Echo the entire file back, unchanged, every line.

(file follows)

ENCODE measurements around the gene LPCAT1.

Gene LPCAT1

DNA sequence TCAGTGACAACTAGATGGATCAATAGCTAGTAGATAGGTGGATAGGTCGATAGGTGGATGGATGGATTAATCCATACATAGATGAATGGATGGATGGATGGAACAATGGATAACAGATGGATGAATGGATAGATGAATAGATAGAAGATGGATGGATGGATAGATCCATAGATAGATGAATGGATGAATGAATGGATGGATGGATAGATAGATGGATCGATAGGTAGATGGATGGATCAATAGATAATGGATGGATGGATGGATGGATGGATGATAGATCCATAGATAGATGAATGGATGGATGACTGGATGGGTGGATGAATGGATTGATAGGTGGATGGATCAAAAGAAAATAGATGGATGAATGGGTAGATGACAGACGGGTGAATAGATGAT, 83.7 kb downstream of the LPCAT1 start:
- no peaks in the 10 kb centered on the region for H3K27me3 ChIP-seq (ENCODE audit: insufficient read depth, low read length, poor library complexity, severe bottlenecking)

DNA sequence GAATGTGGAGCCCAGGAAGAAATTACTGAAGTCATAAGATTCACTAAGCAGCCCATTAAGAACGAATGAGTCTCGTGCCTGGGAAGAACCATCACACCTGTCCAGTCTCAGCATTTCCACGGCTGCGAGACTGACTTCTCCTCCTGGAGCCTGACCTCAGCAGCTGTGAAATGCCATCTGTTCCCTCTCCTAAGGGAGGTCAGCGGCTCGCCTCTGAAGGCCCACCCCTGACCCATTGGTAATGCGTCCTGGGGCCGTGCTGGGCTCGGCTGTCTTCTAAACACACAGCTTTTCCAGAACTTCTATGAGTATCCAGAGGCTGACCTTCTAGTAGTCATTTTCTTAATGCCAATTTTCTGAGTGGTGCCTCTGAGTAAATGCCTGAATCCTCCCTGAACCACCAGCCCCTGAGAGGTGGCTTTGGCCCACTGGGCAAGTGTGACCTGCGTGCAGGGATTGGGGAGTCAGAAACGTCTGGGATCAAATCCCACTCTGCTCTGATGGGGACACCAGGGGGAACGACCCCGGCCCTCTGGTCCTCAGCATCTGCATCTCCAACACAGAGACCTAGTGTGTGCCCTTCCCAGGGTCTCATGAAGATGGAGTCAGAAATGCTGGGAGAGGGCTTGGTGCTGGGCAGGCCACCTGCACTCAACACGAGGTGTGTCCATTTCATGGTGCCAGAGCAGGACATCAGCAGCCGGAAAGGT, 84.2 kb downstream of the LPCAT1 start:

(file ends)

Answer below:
ENCODE measurements around the gene LPCAT1.

Gene LPCAT1

DNA sequence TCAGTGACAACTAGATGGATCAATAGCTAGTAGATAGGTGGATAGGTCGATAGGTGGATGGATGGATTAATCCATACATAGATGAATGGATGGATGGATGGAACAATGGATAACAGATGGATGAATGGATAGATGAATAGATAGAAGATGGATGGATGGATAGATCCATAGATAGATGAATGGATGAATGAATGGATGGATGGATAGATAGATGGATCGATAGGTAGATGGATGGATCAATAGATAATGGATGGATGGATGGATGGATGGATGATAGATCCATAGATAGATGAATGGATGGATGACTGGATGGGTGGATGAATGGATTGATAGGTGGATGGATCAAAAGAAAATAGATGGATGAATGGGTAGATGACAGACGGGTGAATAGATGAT, 83.7 kb downstream of the LPCAT1 start:
- no peaks in the 10 kb centered on the region for H3K27me3 ChIP-seq (ENCODE audit: insufficient read depth, low read length, poor library complexity, severe bottlenecking)

DNA sequence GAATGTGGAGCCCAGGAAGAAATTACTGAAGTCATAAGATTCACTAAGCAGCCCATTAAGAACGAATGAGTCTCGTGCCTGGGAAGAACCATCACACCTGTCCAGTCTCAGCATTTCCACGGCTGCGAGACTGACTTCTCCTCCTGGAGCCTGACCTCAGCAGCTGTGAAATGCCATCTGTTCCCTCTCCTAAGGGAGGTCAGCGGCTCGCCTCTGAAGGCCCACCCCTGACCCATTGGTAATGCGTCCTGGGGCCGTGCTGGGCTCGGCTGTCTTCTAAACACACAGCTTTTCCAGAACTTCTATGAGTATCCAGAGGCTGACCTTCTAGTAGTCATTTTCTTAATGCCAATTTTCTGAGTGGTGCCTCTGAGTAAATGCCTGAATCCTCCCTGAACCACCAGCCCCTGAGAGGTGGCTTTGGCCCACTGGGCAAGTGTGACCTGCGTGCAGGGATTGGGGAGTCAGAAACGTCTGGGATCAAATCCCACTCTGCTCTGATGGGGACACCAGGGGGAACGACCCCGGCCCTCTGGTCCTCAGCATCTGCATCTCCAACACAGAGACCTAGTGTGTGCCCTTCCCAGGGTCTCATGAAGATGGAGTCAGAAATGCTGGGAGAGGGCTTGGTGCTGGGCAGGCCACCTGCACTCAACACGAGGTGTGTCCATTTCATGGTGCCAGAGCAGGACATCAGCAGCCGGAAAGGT, 84.2 kb downstream of the LPCAT1 start: